In the technical field associated with the magnetic disk, it is known that the higher coercivity the recording layer has, the higher thermal stability the magnetic domain formed on the recording layer acquires, thus constituting a minute or extremely narrow and stable magnetic domain. Reducing a minimum attainable size of the magnetic domain stably formed on the recording layer leads to increasing the recording density of the magnetic disk.

Thus, when recording information on the magnetic disk, it is necessary to apply a recording magnetic field stronger than the coercivity of the recording layer, for properly forming a record mark. Accordingly, increasing the intensity of the recording magnetic field to be applied by the magnetic head could be an option, based on the increase in coercivity granted to the recording layer. The intensity of the recording magnetic field that the magnetic head can apply is, however, subject to a certain limitation from the viewpoint of the structure of the magnetic head as well as the power consumption.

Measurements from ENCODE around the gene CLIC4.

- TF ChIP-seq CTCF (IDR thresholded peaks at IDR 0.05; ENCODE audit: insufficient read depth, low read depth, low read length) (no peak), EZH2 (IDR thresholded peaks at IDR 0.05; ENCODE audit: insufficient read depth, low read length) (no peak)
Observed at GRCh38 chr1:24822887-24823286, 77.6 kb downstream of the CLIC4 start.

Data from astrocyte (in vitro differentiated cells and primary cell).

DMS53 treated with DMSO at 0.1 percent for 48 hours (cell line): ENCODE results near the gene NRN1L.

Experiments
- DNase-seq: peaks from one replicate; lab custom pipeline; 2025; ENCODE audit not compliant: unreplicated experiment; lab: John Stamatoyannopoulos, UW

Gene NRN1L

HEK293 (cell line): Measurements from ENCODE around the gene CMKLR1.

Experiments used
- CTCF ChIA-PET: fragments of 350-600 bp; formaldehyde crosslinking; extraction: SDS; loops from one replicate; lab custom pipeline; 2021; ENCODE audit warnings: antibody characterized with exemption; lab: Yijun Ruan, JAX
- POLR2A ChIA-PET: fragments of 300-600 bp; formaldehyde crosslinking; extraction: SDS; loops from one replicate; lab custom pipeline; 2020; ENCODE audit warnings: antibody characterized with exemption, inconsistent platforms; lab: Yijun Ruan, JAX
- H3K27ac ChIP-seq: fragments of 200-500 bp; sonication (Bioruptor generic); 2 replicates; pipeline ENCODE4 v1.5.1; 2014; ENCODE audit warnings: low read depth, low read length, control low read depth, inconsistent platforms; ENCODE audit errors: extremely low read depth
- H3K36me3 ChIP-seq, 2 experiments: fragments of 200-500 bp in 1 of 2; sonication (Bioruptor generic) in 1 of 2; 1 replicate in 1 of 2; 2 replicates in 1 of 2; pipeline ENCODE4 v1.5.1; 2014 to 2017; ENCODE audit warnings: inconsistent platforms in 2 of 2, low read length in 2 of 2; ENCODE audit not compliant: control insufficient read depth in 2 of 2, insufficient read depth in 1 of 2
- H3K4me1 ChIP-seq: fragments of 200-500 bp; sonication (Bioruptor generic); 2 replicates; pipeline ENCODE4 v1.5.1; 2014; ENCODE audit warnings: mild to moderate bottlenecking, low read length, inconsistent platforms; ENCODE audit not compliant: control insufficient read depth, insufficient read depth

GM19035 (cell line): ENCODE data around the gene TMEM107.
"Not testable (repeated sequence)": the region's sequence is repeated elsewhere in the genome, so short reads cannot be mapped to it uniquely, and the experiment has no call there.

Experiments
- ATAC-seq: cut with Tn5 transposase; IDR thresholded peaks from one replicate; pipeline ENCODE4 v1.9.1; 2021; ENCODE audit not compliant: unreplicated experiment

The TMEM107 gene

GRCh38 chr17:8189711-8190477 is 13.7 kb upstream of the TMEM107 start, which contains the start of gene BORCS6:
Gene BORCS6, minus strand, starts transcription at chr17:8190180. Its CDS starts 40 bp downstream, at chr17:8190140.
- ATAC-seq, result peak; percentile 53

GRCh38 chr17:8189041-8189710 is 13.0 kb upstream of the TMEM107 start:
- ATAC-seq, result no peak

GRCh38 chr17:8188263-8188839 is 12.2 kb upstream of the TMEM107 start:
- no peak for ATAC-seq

As a solution, a thermally assisted magnetic recording method may be employed for recording information on the magnetic disk. When employing the thermally assisted magnetic recording method to record information on the magnetic disk, for example an optical head disposed close to the recording surface of the rotating magnetic disk emits a laser beam, so as to form a generally circular beam spot on the recording surface such that the beam spot moves thereon, thus locally heating the recording layer of the magnetic disk sequentially. The heated region of the recording layer where the temperature has been elevated incurs degradation in coercivity, in comparison with the surrounding regions where the temperature remains unchanged. Under such state, a magnetic head disposed close to the recording surface of the magnetic disk applies to the heated region a recording magnetic field stronger than the coercivity of the heated region of the recording layer, thus magnetizing a portion of the heated region in a predetermined direction. Such magnetization is fixed during a cooling process of the magnetized portion. By the thermally assisted magnetic recording method, a plurality of magnetic domains (record marks), each having a sequentially inverted magnetizing direction and a predetermined length according to the recorded signal, is thus formed along a track extending circumferentially of the disk. When employing the magnetic disk designed in accordance with the thermally assisted magnetic recording method, the recording magnetic field is applied to the region in the recording layer where the coercivity is degraded by heating, when recording information. Therefore, the intensity of the recording magnetic field to be applied by the magnetic head does not have to be largely increased, even when the coercivity of the recording layer under a normal temperature, i.e. for storing or reproducing the information, is set at a high level. Such thermally assisted magnetic disk is disclosed, for example in the following documents.